- (Back to text) Bereishis Rabbah 80:10. Perhaps this is the source of the comment of Rashi, Nazir 29b that they were at that time aged 13. See Midrash Lekach Tov and Shochar Tov who calculate (albeit differently) this age. See Chapter of Reshimos.
- (Back to text) Rashi, Nazir ibid. Commentaries on Mishnah Avos Ch. 5 (end); Machzor Vitri, ibid.
- (Back to text) Koheles Rabbah 4:13.
- (Back to text) Shulchan Aruch Mahadura Tinyana, Ch. 4 (end).
- (Back to text) For mitzvos which the boy keeps before Bar Mitzvah are only obligated rabbinically, albeit the father is obligated to educate the boy, however the boy himself is exempt - see Laws of Talmud Torah of Alter Rebbe. Shulchan Aruch, Orach Chaim, 343. For a full discussion of the opinions in this matter, see Sdei Chemed Klalim 1:60 (Vol. 1:185:4 in Kehot edition).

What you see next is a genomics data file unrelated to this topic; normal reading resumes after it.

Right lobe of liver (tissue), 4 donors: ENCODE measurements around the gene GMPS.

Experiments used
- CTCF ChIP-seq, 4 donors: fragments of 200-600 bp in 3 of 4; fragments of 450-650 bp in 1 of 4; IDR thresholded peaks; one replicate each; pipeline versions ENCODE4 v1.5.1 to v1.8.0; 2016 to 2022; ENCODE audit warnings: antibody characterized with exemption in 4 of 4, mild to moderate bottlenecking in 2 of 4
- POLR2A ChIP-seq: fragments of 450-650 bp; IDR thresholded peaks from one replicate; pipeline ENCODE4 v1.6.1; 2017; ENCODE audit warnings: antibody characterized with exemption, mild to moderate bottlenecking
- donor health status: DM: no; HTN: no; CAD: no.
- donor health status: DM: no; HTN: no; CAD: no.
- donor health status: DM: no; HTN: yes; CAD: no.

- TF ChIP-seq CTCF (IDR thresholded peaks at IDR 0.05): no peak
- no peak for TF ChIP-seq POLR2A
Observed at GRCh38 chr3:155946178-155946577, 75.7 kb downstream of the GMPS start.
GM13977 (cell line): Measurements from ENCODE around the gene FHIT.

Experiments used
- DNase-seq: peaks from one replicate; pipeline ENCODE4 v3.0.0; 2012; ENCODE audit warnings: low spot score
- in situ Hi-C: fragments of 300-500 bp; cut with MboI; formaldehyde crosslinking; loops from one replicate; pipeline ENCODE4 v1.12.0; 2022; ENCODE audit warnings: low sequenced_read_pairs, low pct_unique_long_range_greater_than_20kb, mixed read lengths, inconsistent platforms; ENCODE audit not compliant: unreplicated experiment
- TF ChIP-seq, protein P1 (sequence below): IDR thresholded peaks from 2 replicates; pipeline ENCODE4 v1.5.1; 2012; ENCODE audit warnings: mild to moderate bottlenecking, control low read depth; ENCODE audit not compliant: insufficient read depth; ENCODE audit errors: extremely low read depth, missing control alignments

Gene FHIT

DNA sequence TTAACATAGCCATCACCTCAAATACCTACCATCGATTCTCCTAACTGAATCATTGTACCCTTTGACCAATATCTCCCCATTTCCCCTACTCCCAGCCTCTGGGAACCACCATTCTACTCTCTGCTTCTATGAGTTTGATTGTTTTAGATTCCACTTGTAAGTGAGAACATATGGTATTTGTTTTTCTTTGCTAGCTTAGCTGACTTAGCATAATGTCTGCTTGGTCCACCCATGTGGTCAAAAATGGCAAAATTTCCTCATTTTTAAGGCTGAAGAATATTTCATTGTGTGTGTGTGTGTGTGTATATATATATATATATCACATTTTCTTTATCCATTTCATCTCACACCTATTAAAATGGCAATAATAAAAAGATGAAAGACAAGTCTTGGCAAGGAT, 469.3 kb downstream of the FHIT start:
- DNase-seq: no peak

- (Back to text) See Likkutei Sichos, Vol. V, p. 190 note 41.
- (Back to text) Rambam, Hilchos Melachim, Ch. 9. See Radak verse 27, "For many people saw Shchem when he took her and nobody protested." What requires explanation is where do we find a liability for capital punishment by a human court for an act of not protesting? See Or HaChaim who explains that the people of Shchem helped Shchem kidnap Dinah - see there at length. However if this is the case why was Yaakov so upset with his sons? See the Sichah at length.
- (Back to text) Ramban 34:13. Ran in commentary on Sanhedrin 56b.
- (Back to text) Vayechi 49:5; Bereishis Rabbah 98:5, 99:7.
- (Back to text) Rashi on verse, taken from Bereishis Rabbah 80:10.
- (Back to text) Bereishis Rabbah 99:7; Tanchuma, Vayechi 10.
- (Back to text) Vayechi 49:6.